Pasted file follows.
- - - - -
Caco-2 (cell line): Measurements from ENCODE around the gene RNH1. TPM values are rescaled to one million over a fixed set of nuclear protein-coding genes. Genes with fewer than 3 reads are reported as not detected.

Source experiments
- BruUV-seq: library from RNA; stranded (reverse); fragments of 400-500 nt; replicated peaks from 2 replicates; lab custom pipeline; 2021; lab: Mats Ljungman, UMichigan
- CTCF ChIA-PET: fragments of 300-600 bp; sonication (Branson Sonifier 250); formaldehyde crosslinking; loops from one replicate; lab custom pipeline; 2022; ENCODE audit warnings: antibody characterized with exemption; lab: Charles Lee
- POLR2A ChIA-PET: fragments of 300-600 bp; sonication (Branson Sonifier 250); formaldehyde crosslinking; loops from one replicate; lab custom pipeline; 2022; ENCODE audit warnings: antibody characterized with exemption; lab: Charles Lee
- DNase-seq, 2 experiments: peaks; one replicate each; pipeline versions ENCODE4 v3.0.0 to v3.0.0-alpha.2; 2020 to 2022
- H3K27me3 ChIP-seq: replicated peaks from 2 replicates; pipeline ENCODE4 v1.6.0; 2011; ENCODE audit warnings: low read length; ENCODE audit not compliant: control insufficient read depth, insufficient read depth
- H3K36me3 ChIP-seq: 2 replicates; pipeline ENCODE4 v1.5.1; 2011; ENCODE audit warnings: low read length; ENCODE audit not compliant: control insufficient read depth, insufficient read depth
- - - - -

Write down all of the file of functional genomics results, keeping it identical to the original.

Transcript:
Caco-2 (cell line): Measurements from ENCODE around the gene RNH1. TPM values are rescaled to one million over a fixed set of nuclear protein-coding genes. Genes with fewer than 3 reads are reported as not detected.

Source experiments
- BruUV-seq: library from RNA; stranded (reverse); fragments of 400-500 nt; replicated peaks from 2 replicates; lab custom pipeline; 2021; lab: Mats Ljungman, UMichigan
- CTCF ChIA-PET: fragments of 300-600 bp; sonication (Branson Sonifier 250); formaldehyde crosslinking; loops from one replicate; lab custom pipeline; 2022; ENCODE audit warnings: antibody characterized with exemption; lab: Charles Lee
- POLR2A ChIA-PET: fragments of 300-600 bp; sonication (Branson Sonifier 250); formaldehyde crosslinking; loops from one replicate; lab custom pipeline; 2022; ENCODE audit warnings: antibody characterized with exemption; lab: Charles Lee
- DNase-seq, 2 experiments: peaks; one replicate each; pipeline versions ENCODE4 v3.0.0 to v3.0.0-alpha.2; 2020 to 2022
- H3K27me3 ChIP-seq: replicated peaks from 2 replicates; pipeline ENCODE4 v1.6.0; 2011; ENCODE audit warnings: low read length; ENCODE audit not compliant: control insufficient read depth, insufficient read depth
- H3K36me3 ChIP-seq: 2 replicates; pipeline ENCODE4 v1.5.1; 2011; ENCODE audit warnings: low read length; ENCODE audit not compliant: control insufficient read depth, insufficient read depth